The Earth Only Endures 

19th May – 22nd September 2011
The Photographers’ Gallery at Stone Theatre, Waterloo, London
Jem Southam, Stephen Vaughan, Mike Perry

The Earth Only Endures is a collaboration between Stone Theatre and The Photographers’ Gallery, London. It features the work of three British photographers, Mike Perry, Jem Southam and Stephen Vaughan and explores the territory of change, transition and reclamation of the landscape. In particular, the impact of human and natural forces in the transformation of the earth’s surface.

Taken from the title of Jules Pretty’s book, The Earth Only Endures reflects a revitalised debate on our stewardship of nature and how we sustain our natural habitats in a time of encroaching climate change, resource depletion and natural disaster. It also addresses the increasing difficulty associated with interpretation and depiction of nature as our landscapes are no longer what they appear but the subject of the cultural knowledge and personal perspectives we project on to them. At the beginning of the 21st century, the idea of ‘pristine nature’ is at best a fading memory and more often a delusion. Indeed, we are moving into an era where every inch of our landscape is known, controlled and understood. Or at least if it isn’t, it will be soon.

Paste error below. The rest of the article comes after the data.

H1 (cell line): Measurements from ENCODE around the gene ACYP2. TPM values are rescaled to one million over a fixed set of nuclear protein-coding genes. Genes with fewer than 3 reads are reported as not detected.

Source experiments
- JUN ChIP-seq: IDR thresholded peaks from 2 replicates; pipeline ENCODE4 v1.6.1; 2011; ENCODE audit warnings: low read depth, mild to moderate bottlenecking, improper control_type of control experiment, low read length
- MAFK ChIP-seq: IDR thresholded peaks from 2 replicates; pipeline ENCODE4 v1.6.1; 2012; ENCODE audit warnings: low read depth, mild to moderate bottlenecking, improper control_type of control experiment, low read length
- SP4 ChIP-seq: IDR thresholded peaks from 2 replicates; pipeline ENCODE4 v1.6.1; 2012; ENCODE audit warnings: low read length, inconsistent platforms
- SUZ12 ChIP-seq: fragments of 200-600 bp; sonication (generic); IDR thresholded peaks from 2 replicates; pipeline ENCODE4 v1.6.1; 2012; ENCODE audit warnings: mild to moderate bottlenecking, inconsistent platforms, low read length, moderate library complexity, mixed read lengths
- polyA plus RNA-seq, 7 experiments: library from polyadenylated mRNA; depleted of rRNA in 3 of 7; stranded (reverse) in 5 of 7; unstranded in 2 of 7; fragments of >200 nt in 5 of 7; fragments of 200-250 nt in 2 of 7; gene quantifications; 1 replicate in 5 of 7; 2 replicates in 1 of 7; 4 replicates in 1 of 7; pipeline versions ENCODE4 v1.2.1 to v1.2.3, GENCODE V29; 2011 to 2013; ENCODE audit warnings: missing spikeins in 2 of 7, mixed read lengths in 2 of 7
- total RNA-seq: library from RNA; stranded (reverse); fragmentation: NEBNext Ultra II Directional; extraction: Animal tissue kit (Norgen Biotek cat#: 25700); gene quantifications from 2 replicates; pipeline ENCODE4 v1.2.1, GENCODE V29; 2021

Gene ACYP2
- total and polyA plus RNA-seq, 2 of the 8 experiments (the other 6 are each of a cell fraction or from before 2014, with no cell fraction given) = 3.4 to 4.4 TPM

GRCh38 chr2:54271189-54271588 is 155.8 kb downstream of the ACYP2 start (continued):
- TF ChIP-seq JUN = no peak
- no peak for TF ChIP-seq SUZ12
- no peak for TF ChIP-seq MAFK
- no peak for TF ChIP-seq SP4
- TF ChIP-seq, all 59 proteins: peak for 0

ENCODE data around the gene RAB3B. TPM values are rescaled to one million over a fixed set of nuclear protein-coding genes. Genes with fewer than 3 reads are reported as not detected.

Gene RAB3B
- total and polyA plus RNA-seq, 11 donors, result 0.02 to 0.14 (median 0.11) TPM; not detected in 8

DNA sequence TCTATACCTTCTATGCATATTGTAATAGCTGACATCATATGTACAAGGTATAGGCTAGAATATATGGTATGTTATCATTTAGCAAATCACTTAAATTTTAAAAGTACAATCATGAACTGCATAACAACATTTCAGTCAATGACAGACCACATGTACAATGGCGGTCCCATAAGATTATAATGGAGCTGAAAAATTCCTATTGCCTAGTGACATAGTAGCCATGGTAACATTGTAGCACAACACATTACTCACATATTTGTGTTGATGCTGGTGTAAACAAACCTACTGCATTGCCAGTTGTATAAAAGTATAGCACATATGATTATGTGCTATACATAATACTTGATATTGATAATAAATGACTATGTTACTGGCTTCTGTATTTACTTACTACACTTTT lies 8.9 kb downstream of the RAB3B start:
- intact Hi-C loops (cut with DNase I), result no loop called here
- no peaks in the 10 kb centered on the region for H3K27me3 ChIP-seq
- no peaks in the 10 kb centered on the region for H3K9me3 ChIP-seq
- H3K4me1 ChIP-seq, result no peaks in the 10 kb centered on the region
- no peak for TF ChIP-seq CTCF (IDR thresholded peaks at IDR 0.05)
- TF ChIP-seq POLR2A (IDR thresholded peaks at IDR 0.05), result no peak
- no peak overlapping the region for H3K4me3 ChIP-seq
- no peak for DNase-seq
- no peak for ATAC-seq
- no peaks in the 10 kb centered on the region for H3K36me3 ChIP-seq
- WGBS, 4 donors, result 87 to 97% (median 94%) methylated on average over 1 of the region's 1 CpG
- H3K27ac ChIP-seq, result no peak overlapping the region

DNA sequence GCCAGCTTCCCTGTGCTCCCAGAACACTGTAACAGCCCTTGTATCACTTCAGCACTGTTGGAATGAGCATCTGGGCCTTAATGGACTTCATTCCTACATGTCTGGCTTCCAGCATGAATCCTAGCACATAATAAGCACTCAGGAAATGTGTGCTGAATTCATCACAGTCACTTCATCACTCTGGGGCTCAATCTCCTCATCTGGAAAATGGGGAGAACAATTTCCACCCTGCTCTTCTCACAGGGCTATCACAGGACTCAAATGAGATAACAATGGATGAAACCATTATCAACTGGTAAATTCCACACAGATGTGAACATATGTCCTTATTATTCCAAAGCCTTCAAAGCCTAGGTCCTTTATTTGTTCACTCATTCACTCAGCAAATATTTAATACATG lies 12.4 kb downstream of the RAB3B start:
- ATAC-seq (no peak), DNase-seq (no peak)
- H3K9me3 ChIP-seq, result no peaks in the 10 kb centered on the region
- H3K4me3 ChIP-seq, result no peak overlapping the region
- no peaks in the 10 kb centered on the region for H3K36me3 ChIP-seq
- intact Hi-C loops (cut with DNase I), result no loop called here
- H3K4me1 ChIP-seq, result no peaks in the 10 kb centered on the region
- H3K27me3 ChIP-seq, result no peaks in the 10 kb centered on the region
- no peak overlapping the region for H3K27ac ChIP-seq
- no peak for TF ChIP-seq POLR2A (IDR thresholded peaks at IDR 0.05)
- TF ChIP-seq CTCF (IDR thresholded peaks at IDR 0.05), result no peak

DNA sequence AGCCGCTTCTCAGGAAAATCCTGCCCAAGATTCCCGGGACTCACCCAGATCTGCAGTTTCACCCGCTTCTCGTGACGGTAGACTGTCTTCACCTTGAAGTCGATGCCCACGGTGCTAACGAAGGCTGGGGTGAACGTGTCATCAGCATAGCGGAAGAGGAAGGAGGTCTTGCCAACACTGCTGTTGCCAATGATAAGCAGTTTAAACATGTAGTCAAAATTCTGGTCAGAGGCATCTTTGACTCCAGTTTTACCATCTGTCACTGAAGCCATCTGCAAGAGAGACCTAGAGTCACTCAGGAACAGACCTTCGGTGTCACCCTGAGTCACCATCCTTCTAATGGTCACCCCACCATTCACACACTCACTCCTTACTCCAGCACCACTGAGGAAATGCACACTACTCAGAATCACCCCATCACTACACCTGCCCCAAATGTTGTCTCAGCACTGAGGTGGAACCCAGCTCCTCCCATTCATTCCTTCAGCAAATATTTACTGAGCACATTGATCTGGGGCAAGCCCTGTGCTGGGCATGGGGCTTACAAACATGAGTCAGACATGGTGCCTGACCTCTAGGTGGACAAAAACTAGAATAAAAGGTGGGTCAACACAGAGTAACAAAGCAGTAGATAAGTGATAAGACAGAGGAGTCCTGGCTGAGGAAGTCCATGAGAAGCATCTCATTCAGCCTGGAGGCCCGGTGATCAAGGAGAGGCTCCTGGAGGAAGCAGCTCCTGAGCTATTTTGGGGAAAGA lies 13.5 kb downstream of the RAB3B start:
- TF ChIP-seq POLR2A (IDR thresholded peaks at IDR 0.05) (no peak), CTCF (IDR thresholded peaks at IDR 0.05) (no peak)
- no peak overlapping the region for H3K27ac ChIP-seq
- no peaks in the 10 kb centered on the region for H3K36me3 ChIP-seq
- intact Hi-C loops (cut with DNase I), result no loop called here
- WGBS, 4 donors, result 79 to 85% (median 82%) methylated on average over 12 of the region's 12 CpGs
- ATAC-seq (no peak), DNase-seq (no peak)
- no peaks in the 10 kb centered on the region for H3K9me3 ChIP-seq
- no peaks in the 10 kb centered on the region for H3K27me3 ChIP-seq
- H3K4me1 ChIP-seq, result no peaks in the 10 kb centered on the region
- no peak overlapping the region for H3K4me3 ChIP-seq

These large scale works, shot on 10×8″ format, reveal extraordinary detail resulting in an intense and almost super real connection with the surface of the print and the material quality of the landscape itself. On one level these are resolutely objective documents of the landscape void of human interaction or emotional attachment but on closer inspection the works reveal their own stories and space for interpretation.

In some works the scale and wide perspectives create a sense of the epic, such as in Mike Perry’s Waterfall, Cava Marmi 1, where the search for pure white marble has turned a mountainside into a giant scree of discarded boulders. In others such as Jem Southam’s, China Clay Pits 1, the feeling is more mysterious and enigmatic as he records the impact of the ‘Cornish Alps’ on the surrounding community in South West Britain. Stephen Vaughan’s scarred lunar like surfaces , once used for training by Apollo astronauts, take us to another world altogether… the world of ‘geology time zero’. But the underlying theme is a sense that our landscapes are no longer sublime eternal vistas as we once portrayed them. Our gaze is increasingly conscious of industrial exploitation, unsustainable farming practices, and altered topology.

Cross, Rannoch Moor, Scotland 2009

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